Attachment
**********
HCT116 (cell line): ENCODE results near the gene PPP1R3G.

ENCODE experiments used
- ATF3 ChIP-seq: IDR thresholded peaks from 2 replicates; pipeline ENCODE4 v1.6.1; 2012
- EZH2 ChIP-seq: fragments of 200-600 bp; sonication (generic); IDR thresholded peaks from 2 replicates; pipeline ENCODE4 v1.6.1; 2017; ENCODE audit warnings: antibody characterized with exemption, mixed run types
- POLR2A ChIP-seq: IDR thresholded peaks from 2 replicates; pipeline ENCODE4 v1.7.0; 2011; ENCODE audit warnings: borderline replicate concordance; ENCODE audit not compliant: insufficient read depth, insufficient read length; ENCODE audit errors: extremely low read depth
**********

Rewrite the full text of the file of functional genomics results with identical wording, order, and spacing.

HCT116 (cell line): ENCODE results near the gene PPP1R3G.

ENCODE experiments used
- ATF3 ChIP-seq: IDR thresholded peaks from 2 replicates; pipeline ENCODE4 v1.6.1; 2012
- EZH2 ChIP-seq: fragments of 200-600 bp; sonication (generic); IDR thresholded peaks from 2 replicates; pipeline ENCODE4 v1.6.1; 2017; ENCODE audit warnings: antibody characterized with exemption, mixed run types
- POLR2A ChIP-seq: IDR thresholded peaks from 2 replicates; pipeline ENCODE4 v1.7.0; 2011; ENCODE audit warnings: borderline replicate concordance; ENCODE audit not compliant: insufficient read depth, insufficient read length; ENCODE audit errors: extremely low read depth